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Color

Hue

Colors of the visible light spectrum (image: Meganbeckett27, CC BY-SA 3.0)
Colors of the visible light spectrum (image: Meganbeckett27, CC BY-SA 3.0)
Artists can use colors for many reasons other than to simply duplicate reality including setting moods and highlighting importance.
The colors of the world can be divided in different ways. When we use the term “color” casually, what we usually mean is hue. Hues appear on the visible spectrum. On the spectrum, we see the pure hues. These can be divided into primary, secondary and tertiary colors, as on this color wheel.
Color wheel (image: public domain)
Color wheel (image: public domain)

Primary, secondary and tertiary colors

Primary colors are, for most art media, red, yellow and blue (the exception is the additive color system, which is used in computer screens, theater lighting and the like, and has red, yellow and green as its primary colors). All the rest of the colors can be made from these.
Secondary colors are made by mixing two primary colors: Red and yellow make orange, and so on.
Tertiary colors are made by mixing a primary color with a secondary color.

Complementary and analogous colors

The colors opposite one another (like red and green or blue and orange) are complementary colors, which tend to stand out boldly next to one another. These are therefore often used for university colors and sport team logos. Colors next to one another (like red and orange or blue and green) are analogous colors, and these tend to blend together more smoothly.

Warm and cool colors

The colors on the left of this wheel are called cool colors and those to the right are warm colors. Using cool or warm colors in an image can create moods. Pierre Auguste Renoir used warm colors for his Mother and Child, 1886, creating a warm, cheerful, inviting scene. The oranges, pinks and yellows dominate the image.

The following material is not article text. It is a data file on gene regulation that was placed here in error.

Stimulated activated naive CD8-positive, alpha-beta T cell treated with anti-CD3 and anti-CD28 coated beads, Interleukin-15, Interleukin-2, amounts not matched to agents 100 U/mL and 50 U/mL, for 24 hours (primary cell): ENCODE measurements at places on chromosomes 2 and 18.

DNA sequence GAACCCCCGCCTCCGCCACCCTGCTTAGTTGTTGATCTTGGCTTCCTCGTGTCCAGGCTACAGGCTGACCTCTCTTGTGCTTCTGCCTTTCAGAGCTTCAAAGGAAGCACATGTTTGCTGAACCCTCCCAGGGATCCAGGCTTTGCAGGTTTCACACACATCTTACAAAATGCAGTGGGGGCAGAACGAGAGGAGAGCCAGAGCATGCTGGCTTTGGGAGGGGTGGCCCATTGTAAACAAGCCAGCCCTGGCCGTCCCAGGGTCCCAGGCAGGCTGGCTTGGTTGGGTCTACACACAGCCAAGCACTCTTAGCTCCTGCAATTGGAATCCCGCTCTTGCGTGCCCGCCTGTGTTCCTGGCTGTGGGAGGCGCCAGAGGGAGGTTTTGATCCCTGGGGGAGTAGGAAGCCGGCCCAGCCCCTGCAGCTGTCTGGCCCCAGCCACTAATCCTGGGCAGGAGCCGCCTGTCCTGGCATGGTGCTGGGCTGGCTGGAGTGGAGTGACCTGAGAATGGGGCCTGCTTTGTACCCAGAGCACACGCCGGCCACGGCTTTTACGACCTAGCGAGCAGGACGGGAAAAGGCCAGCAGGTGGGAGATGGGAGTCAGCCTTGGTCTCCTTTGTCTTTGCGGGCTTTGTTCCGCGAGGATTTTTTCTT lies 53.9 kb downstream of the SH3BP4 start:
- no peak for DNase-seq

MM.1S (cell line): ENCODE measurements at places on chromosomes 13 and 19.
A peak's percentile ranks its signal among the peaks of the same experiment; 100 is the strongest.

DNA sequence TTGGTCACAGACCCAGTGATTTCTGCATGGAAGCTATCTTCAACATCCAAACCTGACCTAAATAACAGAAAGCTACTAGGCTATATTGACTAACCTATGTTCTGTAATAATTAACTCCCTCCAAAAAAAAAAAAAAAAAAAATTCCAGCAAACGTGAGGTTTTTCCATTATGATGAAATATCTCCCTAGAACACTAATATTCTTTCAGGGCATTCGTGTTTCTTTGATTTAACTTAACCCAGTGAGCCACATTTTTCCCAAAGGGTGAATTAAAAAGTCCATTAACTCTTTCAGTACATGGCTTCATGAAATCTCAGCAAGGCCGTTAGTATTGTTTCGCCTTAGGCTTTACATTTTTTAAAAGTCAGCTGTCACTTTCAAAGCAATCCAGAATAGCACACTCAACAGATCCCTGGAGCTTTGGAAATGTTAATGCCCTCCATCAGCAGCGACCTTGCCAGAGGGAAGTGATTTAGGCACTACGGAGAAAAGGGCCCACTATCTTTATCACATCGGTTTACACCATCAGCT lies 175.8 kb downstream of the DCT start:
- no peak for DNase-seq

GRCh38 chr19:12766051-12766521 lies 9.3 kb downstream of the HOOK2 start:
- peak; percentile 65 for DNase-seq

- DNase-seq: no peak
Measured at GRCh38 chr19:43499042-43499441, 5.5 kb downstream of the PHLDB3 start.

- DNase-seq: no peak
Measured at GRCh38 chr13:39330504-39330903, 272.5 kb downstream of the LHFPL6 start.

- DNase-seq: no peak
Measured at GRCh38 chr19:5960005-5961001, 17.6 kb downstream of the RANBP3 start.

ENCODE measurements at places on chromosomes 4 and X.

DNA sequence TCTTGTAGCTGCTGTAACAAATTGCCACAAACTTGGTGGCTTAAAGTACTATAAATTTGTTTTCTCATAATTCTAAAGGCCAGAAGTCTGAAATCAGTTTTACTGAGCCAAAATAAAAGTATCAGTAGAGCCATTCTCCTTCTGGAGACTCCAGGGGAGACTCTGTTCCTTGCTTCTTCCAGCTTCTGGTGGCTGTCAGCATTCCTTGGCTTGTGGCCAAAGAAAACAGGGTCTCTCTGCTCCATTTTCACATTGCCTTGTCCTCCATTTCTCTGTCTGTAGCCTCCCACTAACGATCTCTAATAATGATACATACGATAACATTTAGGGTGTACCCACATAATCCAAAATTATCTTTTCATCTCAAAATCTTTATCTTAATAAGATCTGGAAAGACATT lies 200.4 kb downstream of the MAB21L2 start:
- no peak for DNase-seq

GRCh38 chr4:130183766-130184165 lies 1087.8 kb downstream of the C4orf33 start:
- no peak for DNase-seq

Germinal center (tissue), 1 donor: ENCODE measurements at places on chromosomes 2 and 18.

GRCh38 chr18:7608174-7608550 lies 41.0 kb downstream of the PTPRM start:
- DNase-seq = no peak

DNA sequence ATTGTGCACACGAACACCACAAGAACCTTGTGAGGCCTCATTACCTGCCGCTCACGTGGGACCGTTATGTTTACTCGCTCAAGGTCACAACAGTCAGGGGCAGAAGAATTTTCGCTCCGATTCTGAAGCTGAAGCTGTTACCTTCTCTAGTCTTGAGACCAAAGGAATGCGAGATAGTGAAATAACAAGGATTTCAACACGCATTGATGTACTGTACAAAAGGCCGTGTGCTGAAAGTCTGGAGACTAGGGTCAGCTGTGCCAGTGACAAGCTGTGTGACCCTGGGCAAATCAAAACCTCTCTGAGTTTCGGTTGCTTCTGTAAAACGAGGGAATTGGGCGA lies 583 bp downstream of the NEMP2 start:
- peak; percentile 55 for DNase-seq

Left: Pierre-Auguste Renoir, Mother and Child, 1886, pastel, 79.1 x 63.5 cm, (Cleveland Museum of Art); right: David Alfaro Siqueiros, Peasant Mother, 1962, oil on burlap, 249 x 180 cm (Museum of Modern Art, Mexico City) © David Alfaro Siqueiros
Left: Pierre-Auguste Renoir, Mother and Child, 1886, pastel, 79.1 x 63.5 cm, (Cleveland Museum of Art); right: David Alfaro Siqueiros, Peasant Mother, 1962, oil on burlap, 249 x 180 cm (Museum of Modern Art, Mexico City) © David Alfaro Siqueiros
Diego Alfaro Siqueiros presents a similar subject in his Peasant Mother (1929), but through the use of cool colors, instead creates a sad, cold scene dominated by figures of blues and greens. Neither of these artists was worried about portraying the world as it really looked. Instead, they used color to inspire feelings in the viewer.

Value (tint and shade)

Color can also be considered in terms of value, which is the degree of lightness or darkness of a color. If we add white to a hue, we get a tint. If we add black, we get a shade. As we might expect, tints tend to be more cheerful — pastel colors are all tints. Shades tend to be gloomier. Indeed, our terms for moods are based on these properties, so that we say that we are lighthearted, or in a dark temper. There are many tints in the Renoir’s Mother and Child, and many shades in Siqueiros’ Peasant Mother.
Henri Matisse, Red Room (Harmony in Red), 1908, oil on canvas, 180.5 x 221 cm (The State Hermitage Museum)
Henri Matisse, Red Room (Harmony in Red), 1908, oil on canvas, 180.5 x 221 cm (The State Hermitage Museum)

Saturation